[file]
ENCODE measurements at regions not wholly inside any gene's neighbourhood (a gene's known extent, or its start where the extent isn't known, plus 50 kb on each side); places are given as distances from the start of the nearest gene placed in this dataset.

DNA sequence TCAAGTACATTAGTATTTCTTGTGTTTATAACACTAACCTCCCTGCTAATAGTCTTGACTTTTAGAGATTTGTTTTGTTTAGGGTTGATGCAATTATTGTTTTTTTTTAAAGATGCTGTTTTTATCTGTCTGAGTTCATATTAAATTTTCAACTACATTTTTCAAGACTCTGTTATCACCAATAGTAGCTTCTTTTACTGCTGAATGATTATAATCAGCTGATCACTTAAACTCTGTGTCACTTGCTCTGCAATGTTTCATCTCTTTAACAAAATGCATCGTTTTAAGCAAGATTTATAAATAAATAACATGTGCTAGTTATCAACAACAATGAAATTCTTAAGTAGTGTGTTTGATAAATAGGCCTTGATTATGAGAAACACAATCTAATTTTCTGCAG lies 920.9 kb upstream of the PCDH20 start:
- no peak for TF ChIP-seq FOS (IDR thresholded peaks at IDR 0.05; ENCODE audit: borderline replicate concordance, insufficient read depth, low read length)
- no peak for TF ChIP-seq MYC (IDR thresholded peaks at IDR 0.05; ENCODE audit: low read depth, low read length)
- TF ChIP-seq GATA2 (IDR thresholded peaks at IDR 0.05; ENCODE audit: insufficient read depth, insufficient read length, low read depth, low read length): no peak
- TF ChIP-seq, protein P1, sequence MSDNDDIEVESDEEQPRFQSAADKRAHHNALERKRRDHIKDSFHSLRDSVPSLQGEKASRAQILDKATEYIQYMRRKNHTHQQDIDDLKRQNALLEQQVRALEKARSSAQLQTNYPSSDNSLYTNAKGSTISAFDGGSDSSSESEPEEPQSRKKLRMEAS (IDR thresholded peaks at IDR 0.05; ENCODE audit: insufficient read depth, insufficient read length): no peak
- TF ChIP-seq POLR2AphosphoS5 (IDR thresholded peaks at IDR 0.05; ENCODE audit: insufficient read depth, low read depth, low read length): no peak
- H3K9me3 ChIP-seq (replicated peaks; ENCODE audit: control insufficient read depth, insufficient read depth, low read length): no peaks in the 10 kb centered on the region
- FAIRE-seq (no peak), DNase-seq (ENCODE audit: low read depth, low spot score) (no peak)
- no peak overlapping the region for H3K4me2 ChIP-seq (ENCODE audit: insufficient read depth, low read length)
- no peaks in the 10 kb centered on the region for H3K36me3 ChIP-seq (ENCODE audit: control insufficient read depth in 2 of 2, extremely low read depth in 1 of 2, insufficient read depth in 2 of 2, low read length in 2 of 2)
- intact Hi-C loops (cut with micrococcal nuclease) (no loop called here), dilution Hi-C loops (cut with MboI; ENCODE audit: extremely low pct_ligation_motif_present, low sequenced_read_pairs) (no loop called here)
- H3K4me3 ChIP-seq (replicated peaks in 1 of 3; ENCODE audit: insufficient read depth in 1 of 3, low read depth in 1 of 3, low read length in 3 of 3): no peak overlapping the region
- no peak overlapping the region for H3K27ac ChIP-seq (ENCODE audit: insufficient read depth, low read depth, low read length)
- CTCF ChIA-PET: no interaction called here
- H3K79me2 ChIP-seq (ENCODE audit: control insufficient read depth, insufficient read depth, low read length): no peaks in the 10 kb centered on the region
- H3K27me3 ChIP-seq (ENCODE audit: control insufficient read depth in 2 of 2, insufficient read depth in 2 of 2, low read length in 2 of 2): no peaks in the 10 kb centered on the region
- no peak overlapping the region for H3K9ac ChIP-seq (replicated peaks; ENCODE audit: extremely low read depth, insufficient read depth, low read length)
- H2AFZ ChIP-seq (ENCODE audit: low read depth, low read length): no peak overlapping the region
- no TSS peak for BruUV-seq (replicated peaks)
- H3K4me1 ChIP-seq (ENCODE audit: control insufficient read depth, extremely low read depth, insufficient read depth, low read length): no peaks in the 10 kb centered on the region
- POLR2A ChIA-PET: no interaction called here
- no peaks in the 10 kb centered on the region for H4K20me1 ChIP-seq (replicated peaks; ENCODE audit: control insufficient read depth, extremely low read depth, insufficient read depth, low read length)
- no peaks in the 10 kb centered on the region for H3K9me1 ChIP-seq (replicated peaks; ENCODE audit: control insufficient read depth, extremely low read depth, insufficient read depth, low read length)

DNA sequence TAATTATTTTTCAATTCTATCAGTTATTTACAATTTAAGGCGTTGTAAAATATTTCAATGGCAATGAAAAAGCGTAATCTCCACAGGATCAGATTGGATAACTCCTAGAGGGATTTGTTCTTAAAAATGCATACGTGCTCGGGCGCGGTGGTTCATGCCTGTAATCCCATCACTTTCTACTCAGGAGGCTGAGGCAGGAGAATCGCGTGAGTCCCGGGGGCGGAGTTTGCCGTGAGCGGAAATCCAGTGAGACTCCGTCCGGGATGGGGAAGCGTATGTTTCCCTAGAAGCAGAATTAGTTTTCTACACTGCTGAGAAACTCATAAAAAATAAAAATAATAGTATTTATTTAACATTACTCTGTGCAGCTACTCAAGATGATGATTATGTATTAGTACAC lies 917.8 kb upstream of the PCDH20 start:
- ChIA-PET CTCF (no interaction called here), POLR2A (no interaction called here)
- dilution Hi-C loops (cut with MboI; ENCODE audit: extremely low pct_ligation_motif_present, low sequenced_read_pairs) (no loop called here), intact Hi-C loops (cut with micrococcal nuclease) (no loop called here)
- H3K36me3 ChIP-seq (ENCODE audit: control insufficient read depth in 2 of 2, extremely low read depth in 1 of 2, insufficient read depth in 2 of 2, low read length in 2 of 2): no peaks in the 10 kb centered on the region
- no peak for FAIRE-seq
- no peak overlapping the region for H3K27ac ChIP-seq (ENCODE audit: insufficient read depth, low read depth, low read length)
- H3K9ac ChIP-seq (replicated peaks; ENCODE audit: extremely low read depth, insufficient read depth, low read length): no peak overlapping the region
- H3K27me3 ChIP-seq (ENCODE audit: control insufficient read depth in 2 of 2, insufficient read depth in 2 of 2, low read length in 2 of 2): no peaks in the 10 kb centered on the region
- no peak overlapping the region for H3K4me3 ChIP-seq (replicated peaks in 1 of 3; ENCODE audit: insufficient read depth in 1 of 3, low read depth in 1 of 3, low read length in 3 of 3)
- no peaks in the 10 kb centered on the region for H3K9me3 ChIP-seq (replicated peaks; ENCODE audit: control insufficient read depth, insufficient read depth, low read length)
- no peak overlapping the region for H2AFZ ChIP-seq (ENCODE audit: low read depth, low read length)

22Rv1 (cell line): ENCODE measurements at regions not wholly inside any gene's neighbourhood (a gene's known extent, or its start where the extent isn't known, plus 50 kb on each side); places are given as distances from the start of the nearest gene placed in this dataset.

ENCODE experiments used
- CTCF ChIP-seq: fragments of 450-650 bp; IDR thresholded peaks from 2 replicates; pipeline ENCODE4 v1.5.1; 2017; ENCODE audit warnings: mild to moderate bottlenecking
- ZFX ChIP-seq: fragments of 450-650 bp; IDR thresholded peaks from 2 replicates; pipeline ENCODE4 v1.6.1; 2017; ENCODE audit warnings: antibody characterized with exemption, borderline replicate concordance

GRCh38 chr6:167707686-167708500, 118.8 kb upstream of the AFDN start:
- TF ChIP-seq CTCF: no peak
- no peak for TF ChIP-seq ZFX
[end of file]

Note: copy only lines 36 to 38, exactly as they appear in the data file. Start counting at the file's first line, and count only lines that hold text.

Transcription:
22Rv1 (cell line): ENCODE measurements at regions not wholly inside any gene's neighbourhood (a gene's known extent, or its start where the extent isn't known, plus 50 kb on each side); places are given as distances from the start of the nearest gene placed in this dataset.

ENCODE experiments used
- CTCF ChIP-seq: fragments of 450-650 bp; IDR thresholded peaks from 2 replicates; pipeline ENCODE4 v1.5.1; 2017; ENCODE audit warnings: mild to moderate bottlenecking